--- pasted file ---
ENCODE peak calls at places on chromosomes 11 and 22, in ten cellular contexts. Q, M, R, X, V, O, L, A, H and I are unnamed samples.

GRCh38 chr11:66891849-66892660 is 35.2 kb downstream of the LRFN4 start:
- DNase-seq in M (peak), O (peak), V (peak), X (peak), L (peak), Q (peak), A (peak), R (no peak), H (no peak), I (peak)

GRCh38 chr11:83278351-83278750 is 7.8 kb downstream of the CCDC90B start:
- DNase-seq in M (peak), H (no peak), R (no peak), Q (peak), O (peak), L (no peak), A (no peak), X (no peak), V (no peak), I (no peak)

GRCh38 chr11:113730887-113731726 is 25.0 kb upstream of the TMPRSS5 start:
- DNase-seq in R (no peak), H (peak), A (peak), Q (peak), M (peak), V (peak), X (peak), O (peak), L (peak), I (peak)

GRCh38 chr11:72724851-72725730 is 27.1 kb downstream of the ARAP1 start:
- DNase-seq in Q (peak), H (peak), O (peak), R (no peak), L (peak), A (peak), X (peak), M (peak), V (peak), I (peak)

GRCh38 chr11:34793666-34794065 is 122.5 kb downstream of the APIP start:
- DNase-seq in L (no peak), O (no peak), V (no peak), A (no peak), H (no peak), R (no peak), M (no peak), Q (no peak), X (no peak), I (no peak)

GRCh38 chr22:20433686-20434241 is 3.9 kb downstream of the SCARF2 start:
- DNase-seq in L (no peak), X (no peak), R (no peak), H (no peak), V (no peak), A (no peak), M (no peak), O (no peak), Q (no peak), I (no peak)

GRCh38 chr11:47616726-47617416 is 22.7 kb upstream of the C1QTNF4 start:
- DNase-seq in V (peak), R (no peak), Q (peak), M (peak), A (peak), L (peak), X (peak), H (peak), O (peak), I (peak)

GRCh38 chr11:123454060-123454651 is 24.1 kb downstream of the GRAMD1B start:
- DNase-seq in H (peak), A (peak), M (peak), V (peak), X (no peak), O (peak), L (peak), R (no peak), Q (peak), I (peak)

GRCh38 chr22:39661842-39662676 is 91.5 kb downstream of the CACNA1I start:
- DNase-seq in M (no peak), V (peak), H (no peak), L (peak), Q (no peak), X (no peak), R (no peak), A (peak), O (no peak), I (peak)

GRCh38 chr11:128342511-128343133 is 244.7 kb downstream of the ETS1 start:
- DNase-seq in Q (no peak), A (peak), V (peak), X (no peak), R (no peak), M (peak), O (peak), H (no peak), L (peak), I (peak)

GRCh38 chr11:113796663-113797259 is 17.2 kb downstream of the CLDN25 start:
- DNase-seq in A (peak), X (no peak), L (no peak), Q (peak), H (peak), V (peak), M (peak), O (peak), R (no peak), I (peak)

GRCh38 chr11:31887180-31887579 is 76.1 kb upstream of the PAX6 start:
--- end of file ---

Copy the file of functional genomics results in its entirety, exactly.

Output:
ENCODE peak calls at places on chromosomes 11 and 22, in ten cellular contexts. Q, M, R, X, V, O, L, A, H and I are unnamed samples.

GRCh38 chr11:66891849-66892660 is 35.2 kb downstream of the LRFN4 start:
- DNase-seq in M (peak), O (peak), V (peak), X (peak), L (peak), Q (peak), A (peak), R (no peak), H (no peak), I (peak)

GRCh38 chr11:83278351-83278750 is 7.8 kb downstream of the CCDC90B start:
- DNase-seq in M (peak), H (no peak), R (no peak), Q (peak), O (peak), L (no peak), A (no peak), X (no peak), V (no peak), I (no peak)

GRCh38 chr11:113730887-113731726 is 25.0 kb upstream of the TMPRSS5 start:
- DNase-seq in R (no peak), H (peak), A (peak), Q (peak), M (peak), V (peak), X (peak), O (peak), L (peak), I (peak)

GRCh38 chr11:72724851-72725730 is 27.1 kb downstream of the ARAP1 start:
- DNase-seq in Q (peak), H (peak), O (peak), R (no peak), L (peak), A (peak), X (peak), M (peak), V (peak), I (peak)

GRCh38 chr11:34793666-34794065 is 122.5 kb downstream of the APIP start:
- DNase-seq in L (no peak), O (no peak), V (no peak), A (no peak), H (no peak), R (no peak), M (no peak), Q (no peak), X (no peak), I (no peak)

GRCh38 chr22:20433686-20434241 is 3.9 kb downstream of the SCARF2 start:
- DNase-seq in L (no peak), X (no peak), R (no peak), H (no peak), V (no peak), A (no peak), M (no peak), O (no peak), Q (no peak), I (no peak)

GRCh38 chr11:47616726-47617416 is 22.7 kb upstream of the C1QTNF4 start:
- DNase-seq in V (peak), R (no peak), Q (peak), M (peak), A (peak), L (peak), X (peak), H (peak), O (peak), I (peak)

GRCh38 chr11:123454060-123454651 is 24.1 kb downstream of the GRAMD1B start:
- DNase-seq in H (peak), A (peak), M (peak), V (peak), X (no peak), O (peak), L (peak), R (no peak), Q (peak), I (peak)

GRCh38 chr22:39661842-39662676 is 91.5 kb downstream of the CACNA1I start:
- DNase-seq in M (no peak), V (peak), H (no peak), L (peak), Q (no peak), X (no peak), R (no peak), A (peak), O (no peak), I (peak)

GRCh38 chr11:128342511-128343133 is 244.7 kb downstream of the ETS1 start:
- DNase-seq in Q (no peak), A (peak), V (peak), X (no peak), R (no peak), M (peak), O (peak), H (no peak), L (peak), I (peak)

GRCh38 chr11:113796663-113797259 is 17.2 kb downstream of the CLDN25 start:
- DNase-seq in A (peak), X (no peak), L (no peak), Q (peak), H (peak), V (peak), M (peak), O (peak), R (no peak), I (peak)

GRCh38 chr11:31887180-31887579 is 76.1 kb upstream of the PAX6 start: